How to Get a Dance Degree -- and Land on Your Feet Financially

Zac Bissonnette
How to Get a College Dance Degree and Land on Your Feet Financially
How to Get a College Dance Degree and Land on Your Feet Financially

A DailyFinance reader sent this question to me recently: "I believe that any college with a good dance program (I am a dance major) will be expensive. I want to get a good dance education, but I really don't want to be broke either. Do you have any suggestions or ideas of what I should do?"

Answer: You're right to be concerned about the combination of a career in dance and student loan debt. As you probably know, dancers, on average, earn very little money. You don't say what kind of dancer you are, but according to the Bureau of Labor Statistics, the median wage of a professional dancer was just $12.22 an hour as of May 2008.

And even figure that is misleadingly high, because there are far more people who want to be professional dancers than there are people who actually are able to earn a living dancing. Even a gig as a back-up dancer in a music video for a major pop star only pays about $3,000, according to TMZ, and that's the absolute top of the field. Regarding the dance field, the Bureau of Labor Statistics warns: "Employment is expected to grow more slowly than the average. Dancers and choreographers face keen competition for jobs. Only the most talented find regular employment."

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The operative phrase here is "most talented." Dancers are hired based on ability (as demonstrated through auditions), not pedigree. Jennifer Lopez attended college for just one semester, but continued taking dance classes to build her ability to the point where she became a back-up dancer for major acts including the New Kids on the Block. It's also a field where you will likely need to continue learning (by taking classes) long after you've graduated from college.

Borrowing a bunch of money to pay for a prestigious degree could easily render you unable to pay for dance classes after you graduate. Dancing is also not generally a full-time job with a set annual salary. Most dancers, even successful ones, are paid by the week or by the show, and move from company to company. This is not a lifestyle that lends itself to handling high fixed costs like student loan obligations.

The problem with borrowing a bunch of money for a great degree in dance is that it could, ironically, leave you with the education you desired but monthly payments so high that you can't possibly afford to pursue dance as a career. I have a friend who majored in theater at New York University. He learned a ton and had a great experience. But he borrowed so much that he ended up having to take a desk job in an unrelated field in order to make his loan payments after graduation. The theater degree ended up preventing him from pursuing a career in theater. That's sad.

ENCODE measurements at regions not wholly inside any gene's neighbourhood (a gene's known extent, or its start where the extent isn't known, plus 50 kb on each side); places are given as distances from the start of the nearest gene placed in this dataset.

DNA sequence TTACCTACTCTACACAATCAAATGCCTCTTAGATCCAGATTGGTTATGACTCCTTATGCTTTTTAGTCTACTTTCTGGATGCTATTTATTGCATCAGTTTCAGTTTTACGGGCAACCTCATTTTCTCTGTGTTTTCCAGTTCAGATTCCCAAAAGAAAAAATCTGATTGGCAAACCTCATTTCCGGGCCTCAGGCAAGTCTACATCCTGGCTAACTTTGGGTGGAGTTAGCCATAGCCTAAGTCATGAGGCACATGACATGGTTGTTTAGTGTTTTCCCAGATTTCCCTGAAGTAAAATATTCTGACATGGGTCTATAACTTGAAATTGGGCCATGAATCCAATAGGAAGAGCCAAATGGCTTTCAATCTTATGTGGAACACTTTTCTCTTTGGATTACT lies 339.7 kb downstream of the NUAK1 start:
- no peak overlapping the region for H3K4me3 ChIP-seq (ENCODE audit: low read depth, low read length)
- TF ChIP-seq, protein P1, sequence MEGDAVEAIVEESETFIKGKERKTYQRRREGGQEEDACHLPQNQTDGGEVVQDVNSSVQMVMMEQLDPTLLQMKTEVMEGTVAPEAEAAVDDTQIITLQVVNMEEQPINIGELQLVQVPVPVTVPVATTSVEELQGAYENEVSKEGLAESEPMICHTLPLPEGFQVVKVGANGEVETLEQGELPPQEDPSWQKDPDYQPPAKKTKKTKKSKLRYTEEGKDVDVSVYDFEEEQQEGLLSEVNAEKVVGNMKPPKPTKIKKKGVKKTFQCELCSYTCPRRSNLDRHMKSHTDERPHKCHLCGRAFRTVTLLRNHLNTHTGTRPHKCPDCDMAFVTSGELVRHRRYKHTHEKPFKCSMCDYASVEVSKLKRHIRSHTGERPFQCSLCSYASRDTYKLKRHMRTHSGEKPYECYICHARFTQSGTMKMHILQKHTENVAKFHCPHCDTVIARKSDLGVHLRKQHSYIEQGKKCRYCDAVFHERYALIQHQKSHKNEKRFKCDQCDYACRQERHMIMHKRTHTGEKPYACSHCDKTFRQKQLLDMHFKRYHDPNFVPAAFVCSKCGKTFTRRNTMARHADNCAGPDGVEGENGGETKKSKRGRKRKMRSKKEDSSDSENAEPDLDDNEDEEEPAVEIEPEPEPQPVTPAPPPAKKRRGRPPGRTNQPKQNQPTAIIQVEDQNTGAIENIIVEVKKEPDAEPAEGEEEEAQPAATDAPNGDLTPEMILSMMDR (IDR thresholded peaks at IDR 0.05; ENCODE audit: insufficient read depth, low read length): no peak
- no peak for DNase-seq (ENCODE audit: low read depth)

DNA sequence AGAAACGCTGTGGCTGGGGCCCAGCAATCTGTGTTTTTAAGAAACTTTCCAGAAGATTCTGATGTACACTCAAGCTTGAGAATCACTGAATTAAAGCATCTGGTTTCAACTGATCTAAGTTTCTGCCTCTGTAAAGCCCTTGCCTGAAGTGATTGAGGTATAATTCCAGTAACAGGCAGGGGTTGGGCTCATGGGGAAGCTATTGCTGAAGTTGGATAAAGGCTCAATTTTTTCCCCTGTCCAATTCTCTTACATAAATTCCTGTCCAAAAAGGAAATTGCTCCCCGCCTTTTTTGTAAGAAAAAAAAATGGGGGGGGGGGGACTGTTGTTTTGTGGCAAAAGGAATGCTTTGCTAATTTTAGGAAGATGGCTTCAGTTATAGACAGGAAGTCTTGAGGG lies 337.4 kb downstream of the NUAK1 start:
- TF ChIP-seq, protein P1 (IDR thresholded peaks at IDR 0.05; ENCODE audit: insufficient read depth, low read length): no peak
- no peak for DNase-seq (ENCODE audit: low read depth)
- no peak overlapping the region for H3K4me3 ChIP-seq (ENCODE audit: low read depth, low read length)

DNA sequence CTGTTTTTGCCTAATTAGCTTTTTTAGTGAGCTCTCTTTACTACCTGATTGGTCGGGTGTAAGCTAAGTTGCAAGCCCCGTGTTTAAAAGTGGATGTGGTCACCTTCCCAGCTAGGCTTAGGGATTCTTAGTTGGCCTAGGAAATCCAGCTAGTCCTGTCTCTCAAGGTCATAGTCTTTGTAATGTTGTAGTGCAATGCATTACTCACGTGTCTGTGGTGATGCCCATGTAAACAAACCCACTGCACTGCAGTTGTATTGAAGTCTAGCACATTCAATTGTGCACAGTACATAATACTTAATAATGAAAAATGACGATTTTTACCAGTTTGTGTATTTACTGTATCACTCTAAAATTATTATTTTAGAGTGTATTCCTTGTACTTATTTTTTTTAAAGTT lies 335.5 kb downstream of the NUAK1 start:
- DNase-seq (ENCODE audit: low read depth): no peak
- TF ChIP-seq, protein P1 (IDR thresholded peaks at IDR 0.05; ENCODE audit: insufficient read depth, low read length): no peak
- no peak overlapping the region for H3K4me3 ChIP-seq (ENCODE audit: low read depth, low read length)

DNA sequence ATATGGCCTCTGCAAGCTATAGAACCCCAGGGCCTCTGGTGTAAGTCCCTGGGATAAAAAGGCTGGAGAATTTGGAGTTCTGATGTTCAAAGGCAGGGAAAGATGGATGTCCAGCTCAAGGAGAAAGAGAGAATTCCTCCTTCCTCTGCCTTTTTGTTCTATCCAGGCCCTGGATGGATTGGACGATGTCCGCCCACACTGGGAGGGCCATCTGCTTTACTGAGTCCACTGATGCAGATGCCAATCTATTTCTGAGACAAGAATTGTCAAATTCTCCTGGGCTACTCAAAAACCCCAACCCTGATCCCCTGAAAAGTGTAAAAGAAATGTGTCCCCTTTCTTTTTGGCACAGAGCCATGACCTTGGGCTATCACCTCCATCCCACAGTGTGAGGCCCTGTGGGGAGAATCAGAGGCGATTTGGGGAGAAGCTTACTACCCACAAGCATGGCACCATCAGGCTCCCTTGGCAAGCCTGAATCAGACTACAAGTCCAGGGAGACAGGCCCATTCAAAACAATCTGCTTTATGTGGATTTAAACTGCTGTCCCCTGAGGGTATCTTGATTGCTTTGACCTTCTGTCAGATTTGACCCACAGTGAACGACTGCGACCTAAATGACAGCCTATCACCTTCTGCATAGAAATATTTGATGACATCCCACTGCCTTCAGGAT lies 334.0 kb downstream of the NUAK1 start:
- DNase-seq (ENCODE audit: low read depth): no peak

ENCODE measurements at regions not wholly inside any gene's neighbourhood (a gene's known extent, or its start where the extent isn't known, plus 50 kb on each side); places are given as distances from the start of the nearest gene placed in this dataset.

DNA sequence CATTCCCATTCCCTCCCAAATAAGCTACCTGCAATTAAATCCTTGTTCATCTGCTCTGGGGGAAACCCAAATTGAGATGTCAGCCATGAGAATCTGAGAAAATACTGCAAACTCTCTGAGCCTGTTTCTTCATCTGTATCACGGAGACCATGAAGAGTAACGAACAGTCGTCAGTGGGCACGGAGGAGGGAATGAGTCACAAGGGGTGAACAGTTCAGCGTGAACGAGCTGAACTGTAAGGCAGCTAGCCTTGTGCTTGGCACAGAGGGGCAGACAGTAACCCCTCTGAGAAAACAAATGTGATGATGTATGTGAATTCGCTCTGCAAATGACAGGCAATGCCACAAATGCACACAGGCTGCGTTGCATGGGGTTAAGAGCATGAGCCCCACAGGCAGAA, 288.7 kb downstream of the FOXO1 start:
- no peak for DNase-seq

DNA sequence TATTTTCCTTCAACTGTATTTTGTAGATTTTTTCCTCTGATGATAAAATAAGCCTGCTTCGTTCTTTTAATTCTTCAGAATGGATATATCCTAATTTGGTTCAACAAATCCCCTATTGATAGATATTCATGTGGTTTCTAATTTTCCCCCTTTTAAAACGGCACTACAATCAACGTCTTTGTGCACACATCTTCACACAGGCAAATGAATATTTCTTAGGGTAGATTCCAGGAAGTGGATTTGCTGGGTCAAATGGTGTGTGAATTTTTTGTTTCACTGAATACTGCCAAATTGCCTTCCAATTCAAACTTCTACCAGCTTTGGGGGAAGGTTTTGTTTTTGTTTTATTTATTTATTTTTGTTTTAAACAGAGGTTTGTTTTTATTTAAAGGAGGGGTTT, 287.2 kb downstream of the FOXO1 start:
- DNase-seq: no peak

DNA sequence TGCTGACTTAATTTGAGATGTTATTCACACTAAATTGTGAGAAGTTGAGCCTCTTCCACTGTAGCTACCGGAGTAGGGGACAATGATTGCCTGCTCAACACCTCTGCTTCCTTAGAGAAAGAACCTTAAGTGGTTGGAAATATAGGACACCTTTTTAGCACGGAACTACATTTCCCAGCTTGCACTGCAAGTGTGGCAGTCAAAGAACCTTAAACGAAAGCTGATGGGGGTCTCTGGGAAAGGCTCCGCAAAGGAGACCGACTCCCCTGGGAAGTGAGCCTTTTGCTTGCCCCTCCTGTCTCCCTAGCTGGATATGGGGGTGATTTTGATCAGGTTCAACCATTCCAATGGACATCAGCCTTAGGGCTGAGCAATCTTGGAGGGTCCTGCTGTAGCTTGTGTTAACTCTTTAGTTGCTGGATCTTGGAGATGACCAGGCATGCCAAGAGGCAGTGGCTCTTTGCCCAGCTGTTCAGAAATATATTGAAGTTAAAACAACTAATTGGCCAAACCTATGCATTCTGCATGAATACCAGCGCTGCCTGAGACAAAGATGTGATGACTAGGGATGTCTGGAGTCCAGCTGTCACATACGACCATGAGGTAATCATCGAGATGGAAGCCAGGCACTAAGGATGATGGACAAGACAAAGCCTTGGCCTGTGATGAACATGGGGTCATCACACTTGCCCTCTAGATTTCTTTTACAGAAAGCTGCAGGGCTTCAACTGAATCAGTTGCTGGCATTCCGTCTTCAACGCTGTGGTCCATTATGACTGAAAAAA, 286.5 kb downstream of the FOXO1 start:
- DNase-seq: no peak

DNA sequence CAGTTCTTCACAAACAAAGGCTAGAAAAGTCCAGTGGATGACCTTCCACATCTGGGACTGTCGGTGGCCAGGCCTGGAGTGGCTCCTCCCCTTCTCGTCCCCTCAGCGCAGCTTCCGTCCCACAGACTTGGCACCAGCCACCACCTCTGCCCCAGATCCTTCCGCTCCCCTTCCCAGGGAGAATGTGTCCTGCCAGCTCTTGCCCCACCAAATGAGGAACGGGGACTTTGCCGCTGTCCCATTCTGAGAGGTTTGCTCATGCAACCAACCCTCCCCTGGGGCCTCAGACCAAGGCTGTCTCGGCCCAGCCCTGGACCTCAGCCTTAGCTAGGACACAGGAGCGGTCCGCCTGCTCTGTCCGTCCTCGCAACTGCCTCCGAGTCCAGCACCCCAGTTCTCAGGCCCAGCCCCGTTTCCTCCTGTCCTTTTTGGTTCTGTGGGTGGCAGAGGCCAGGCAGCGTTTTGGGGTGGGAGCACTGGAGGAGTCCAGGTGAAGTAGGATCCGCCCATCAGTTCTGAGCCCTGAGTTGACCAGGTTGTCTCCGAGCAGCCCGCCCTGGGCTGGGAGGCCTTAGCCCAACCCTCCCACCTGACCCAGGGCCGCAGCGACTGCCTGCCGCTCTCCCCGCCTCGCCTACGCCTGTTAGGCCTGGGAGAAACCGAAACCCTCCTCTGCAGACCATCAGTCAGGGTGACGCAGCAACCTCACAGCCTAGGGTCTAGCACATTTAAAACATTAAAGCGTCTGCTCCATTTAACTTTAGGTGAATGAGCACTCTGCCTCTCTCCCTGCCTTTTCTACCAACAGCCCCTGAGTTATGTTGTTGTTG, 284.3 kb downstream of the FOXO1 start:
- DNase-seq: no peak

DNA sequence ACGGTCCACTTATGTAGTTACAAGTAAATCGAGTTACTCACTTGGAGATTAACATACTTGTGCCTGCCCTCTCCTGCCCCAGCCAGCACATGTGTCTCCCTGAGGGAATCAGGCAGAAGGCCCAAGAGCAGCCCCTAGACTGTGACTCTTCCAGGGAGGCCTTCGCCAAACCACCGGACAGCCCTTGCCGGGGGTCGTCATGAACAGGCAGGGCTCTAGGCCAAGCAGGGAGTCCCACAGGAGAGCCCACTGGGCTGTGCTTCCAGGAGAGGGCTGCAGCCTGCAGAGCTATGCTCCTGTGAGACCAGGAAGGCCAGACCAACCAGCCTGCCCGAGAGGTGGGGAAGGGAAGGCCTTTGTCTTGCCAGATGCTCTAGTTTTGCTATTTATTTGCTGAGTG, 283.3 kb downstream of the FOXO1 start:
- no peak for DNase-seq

Also, Consider a Double Major

My advice to you would be this: Look at dance programs at your in-state public institutions. Attend the best from among them that you can, and use some of the money you'll save by going to an affordable school to take dance classes on the side with a very good instructor. You may well end up learning more that way -- for less money -- than you would by attending on the best degree program possible. If you have the ability and work hard at it, you can become a great dancer without shelling out big bucks for an undergrad degree.

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You also may want to consider double majoring to boost your employment prospects outside of dance. Remember: $12.88 an hour -- if you're lucky. You should really give yourself a fallback position.

Finally, regardless of where you do end up enrolling, you should definitely check out FastWeb's list of dance scholarships.

If you have your own college financing question, please email it to If I answer it in a future post, I will send you a free copy of my book.

Zac Bissonnette'
sDebt-Free U: How I Paid For An Outstanding College Education Without Loans, Scholarships, Or Mooching Off My Parentswas called the "best and most troubling book ever about the college admissions process" by The Washington Post.